Q: I did not get the job, unfortunately. I was very disappointed. I really gave it a great shot over the three interviews, one of which included a presentation about what I would do in the role. However, they told me I was pipped at the post by a very strong – but marginally better – candidate. Should I write to them saying I would like to work for them in the future? (ER, email).
A: If you were called to a third interview, you can take that as a de facto indication that they feel you could do the job. Companies do not call people to interview three times for no good reason. It is clear that you were narrowly beaten by another candidate, writes Mary O’Brien-Killeen, Career Coach, Slí Nua Careers.
Keep in contact
Would I write to the company saying I would like to work with them in the future? Not in so many words, but, yes, I would certainly try to maintain the relationship you have built with the company over the past few weeks. Start off by sending them a courtesy note thanking them for the opportunity to compete for the position and saying that while you are disappointed, you were always encouraged to get so close.
Ask them for feedback. Make it easy for them to reply to you in a similar vein. Do not have them wondering if you are still angry over not getting the role (even if you are…)
It would be no harm to stay in touch with a company. You could send a LinkedIn note or an email to the recruiter every now and then – maybe once every six months (don’t bombard them). The tone here should not be one of ‘please give me a job’ but an enquiry about how the company is getting on and an update on what you are up to yourself.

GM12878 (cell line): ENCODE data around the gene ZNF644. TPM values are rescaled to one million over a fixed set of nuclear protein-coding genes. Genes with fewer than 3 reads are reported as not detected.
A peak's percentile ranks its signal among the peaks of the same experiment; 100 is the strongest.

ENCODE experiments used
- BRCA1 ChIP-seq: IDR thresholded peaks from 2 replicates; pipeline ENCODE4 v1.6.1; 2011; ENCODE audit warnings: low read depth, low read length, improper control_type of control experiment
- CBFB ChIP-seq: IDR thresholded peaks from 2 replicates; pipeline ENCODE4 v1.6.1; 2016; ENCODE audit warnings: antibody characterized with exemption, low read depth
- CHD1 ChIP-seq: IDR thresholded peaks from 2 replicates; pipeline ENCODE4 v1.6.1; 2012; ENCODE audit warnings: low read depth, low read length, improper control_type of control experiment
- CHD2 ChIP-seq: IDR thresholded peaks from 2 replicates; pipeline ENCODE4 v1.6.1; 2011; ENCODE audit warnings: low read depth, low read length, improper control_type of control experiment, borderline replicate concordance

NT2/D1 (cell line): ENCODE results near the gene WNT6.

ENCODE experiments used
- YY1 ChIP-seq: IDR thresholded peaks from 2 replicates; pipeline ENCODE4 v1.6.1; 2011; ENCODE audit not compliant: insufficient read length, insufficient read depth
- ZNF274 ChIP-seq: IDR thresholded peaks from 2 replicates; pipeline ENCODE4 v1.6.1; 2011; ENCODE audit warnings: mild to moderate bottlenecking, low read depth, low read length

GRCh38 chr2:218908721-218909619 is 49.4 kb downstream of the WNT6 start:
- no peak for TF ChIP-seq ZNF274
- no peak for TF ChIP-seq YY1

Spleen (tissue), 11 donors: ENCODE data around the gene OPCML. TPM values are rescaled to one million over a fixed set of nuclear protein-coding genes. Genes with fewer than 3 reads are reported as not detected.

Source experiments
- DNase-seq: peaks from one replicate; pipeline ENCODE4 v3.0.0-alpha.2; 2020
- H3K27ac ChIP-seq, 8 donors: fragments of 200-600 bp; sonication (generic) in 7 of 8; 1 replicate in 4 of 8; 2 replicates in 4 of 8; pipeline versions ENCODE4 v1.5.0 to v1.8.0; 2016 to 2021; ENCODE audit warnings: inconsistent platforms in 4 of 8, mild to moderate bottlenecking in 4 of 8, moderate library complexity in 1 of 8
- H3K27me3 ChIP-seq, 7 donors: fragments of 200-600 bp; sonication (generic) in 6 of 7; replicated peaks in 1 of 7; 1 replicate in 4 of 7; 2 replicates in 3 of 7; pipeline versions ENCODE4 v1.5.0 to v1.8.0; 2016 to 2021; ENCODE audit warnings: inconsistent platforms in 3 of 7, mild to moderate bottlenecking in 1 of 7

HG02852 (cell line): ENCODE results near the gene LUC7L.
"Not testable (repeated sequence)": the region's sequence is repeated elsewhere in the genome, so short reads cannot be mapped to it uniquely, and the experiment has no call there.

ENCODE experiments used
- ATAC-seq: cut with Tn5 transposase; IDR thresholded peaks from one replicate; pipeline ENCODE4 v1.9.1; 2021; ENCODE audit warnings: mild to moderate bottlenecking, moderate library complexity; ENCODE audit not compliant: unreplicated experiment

Light-touch, bright and breezy: but showing yourself as someone who has good interpersonal skills and who believes in maintaining good relationships when you have built them.
There are other companies out there, though. This might just be the start of your new road.
I have seen unsuccessful candidates like you use narrow defeat as a motivation to win the next time out – and also to build their confidence that they could take on a job of the type they are seeking. Though you lost, you can still win in terms of getting good feedback and identifying areas you need to work on.
Take time to reassess
By the by, it would be good to assess the person who got the job. What in their profile may have swung the day for them? Is there anything you need to do in terms of education or training to ensure you get the nod next time you’re on the verge of landing a job?
Are you able to see how they are getting on in the job? Has it any public dimensions? Can you see the mark they are putting on the role?
You put a huge amount of preparation into those three interviews, you learned a great deal and you perhaps have started on a new path. It is important to see the value and possibility of all of that, despite your current deep disappointment.
Mary O’Brien-Killeen is a Career Coach with Sli Nua Careers in Claremorris, Co. Mayo.
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